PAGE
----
Perhaps the thief had no need for the purifications of Purgatory because his ordeal on the cross and properly prepared him for heaven. Or perhaps the experience of the cross was so severe that his time in purgatory was so short that he would still enter into heaven on that very day. Perhaps Christ himself decided to allow the thief to bypass purgatory, as is the case with full indulgences. Who knows? I am not Christ.
Amen. It seems quite plausible that the cross would have been the thief's Purgatory. I can't picture him still having to endure anything after death after going through that. However, as you said, we can't know for sure. Since we don't know the mind and heart of God we can only speculate. Also though, I think we need to be mindful of the fact that Christ did not say "heaven" but rather "paradise." To say that the thief did not undergo purgation would be to interpret the word "paradise" to absolutely mean heaven, yet did Christ mean heaven when he said paradise? I have even heard Protestants say that when terms like "paradise" or "Abraham's bosom" are used in Scripture it is referring to an intermediate state.
It raises a question about restitution. Generally, if someone steals $1000 and confesses it, you are still obligated to give restitution. Suppose you had confessed, but did not give restitution, and then you had died while engaging in some charitable work, still because there was no restitution, you would have to undergo purgatory for a while, wouldn't you, because the person you stole from is still out the $1000 ?

Kind of like the RCC and the 4th Crusade!

Orthodoc

It's an interesting point.

This article by Nicholas Cooke "The Sack of Constantinople" http://aggreen.net/church_history/1204_sack.html will give Catholics an idea of the enormous amount of sacred things stolen from the Church of Constantinople and now held in various major cathedrals around the Roman Catholic Church in mainly Italy and France.

If Stan's position is right then the Popes and other high Catholic clergy holding on to stolen property are in Purgatory and presumably will remain there until such time as full restitution is made.  This would include even Pope John Paul since he followed the example of his predecessors and refused to return the property.  He did return some of the relics of Saint John Chrysostiom and Saint Basil but compared to what he held on to this is a pittance.

An interesting point, and thanks to Stan for bringing it up.

Maybe Catholics have an expiry date for restitution?  Or maybe the Popes are exempt and avoid Purgatory?


There are any number of histories of the Crusades.    

Some of them are even accurate.


You cannot brush aside the accuracy of the article on the Sack of Constantinople with such a glib statement.

It lists the sacred relics and other items stolen from Constantinople.

It tells you precisely in what Roman Catholic Church they may be seen today.

You can check the accuracy of what is reported simply by, for example, visiting La Sainte Chapelle in Paris to venerate the Crown of Thorns stolen from Constantinople by Roman Catholics.

You can visit the cathedral at Venice and gaze upon the numerous wonderful things stolen from Constantinople.  It is overflowing with them.

You can wander the Vatican museums and see Orthodoxy's sacred things on display.

No inaccuracy, Mary.  You can go and check these things for yourself.

"The Sack of Constantinople"
http://aggreen.net/church_history/1204_sack.html
« Last Edit: August 06, 2010, 09:44:43 AM by Irish Hermit » Logged
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« Reply #356 on: August 06, 2010, 09:56:08 AM »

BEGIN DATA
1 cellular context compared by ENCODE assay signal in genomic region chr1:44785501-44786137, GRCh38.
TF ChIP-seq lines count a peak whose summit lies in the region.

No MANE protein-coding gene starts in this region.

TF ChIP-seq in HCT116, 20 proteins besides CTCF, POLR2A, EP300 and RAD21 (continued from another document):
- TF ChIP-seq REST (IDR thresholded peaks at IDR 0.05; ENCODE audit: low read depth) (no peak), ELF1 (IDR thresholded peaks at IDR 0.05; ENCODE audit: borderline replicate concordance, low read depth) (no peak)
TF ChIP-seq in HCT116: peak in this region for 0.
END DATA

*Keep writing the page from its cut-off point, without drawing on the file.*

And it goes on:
Perhaps the thief had no need for the purifications of Purgatory because his ordeal on the cross and properly prepared him for heaven. Or perhaps the experience of the cross was so severe that his time in purgatory was so short that he would still enter into heaven on that very day. Perhaps Christ himself decided to allow the thief to bypass purgatory, as is the case with full indulgences. Who knows? I am not Christ.
Amen. It seems quite plausible that the cross would have been the thief's Purgatory. I can't picture him still having to endure anything after death after going through that. However, as you said, we can't know for sure. Since we don't know the mind and heart of God we can only speculate. Also though, I think we need to be mindful of the fact that Christ did not say "heaven" but rather "paradise." To say that the thief did not undergo purgation would be to interpret the word "paradise" to absolutely mean heaven, yet did Christ mean heaven when he said paradise? I have even heard Protestants say that when terms like "paradise" or "Abraham's bosom" are used in Scripture it is referring to an intermediate state.
It raises a question about restitution. Generally, if someone steals $1000 and confesses it, you are still obligated to give restitution. Suppose you had confessed, but did not give restitution, and then you had died while engaging in some charitable work, still because there was no restitution, you would have to undergo purgatory for a while, wouldn't you, because the person you stole from is still out the $1000 ?

Kind of like the RCC and the 4th Crusade!

Orthodoc

It's an interesting point.

This article by Nicholas Cooke "The Sack of Constantinople" http://aggreen.net/church_history/1204_sack.html will give Catholics an idea of the enormous amount of sacred things stolen from the Church of Constantinople and now held in various major cathedrals around the Roman Catholic Church in mainly Italy and France.

If Stan's position is right then the Popes and other high Catholic clergy holding on to stolen property are in Purgatory and presumably will remain there until such time as full restitution is made.  This would include even Pope John Paul since he followed the example of his predecessors and refused to return the property.  He did return some of the relics of Saint John Chrysostiom and Saint Basil but compared to what he held on to this is a pittance.

An interesting point, and thanks to Stan for bringing it up.